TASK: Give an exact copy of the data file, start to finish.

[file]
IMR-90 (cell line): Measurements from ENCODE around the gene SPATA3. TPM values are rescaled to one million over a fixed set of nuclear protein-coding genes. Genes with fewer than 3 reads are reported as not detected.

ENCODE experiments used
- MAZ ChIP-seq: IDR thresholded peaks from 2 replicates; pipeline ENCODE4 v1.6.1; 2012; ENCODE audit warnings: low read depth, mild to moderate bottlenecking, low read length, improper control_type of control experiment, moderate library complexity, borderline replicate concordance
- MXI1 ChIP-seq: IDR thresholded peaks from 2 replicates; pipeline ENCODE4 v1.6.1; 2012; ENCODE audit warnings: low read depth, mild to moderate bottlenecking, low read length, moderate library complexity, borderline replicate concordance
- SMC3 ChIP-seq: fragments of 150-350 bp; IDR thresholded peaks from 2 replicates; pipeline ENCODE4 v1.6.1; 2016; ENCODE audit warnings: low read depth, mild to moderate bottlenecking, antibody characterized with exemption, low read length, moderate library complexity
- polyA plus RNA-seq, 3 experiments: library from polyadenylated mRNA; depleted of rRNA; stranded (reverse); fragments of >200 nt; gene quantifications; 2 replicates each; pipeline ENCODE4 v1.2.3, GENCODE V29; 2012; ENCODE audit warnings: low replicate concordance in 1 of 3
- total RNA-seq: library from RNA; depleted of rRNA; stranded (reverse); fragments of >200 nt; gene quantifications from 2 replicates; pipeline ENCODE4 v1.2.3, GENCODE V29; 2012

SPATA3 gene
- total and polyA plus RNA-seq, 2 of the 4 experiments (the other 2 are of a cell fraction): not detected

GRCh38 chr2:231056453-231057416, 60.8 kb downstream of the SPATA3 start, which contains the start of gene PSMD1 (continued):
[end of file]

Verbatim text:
IMR-90 (cell line): Measurements from ENCODE around the gene SPATA3. TPM values are rescaled to one million over a fixed set of nuclear protein-coding genes. Genes with fewer than 3 reads are reported as not detected.

ENCODE experiments used
- MAZ ChIP-seq: IDR thresholded peaks from 2 replicates; pipeline ENCODE4 v1.6.1; 2012; ENCODE audit warnings: low read depth, mild to moderate bottlenecking, low read length, improper control_type of control experiment, moderate library complexity, borderline replicate concordance
- MXI1 ChIP-seq: IDR thresholded peaks from 2 replicates; pipeline ENCODE4 v1.6.1; 2012; ENCODE audit warnings: low read depth, mild to moderate bottlenecking, low read length, moderate library complexity, borderline replicate concordance
- SMC3 ChIP-seq: fragments of 150-350 bp; IDR thresholded peaks from 2 replicates; pipeline ENCODE4 v1.6.1; 2016; ENCODE audit warnings: low read depth, mild to moderate bottlenecking, antibody characterized with exemption, low read length, moderate library complexity
- polyA plus RNA-seq, 3 experiments: library from polyadenylated mRNA; depleted of rRNA; stranded (reverse); fragments of >200 nt; gene quantifications; 2 replicates each; pipeline ENCODE4 v1.2.3, GENCODE V29; 2012; ENCODE audit warnings: low replicate concordance in 1 of 3
- total RNA-seq: library from RNA; depleted of rRNA; stranded (reverse); fragments of >200 nt; gene quantifications from 2 replicates; pipeline ENCODE4 v1.2.3, GENCODE V29; 2012

SPATA3 gene
- total and polyA plus RNA-seq, 2 of the 4 experiments (the other 2 are of a cell fraction): not detected

GRCh38 chr2:231056453-231057416, 60.8 kb downstream of the SPATA3 start, which contains the start of gene PSMD1 (continued):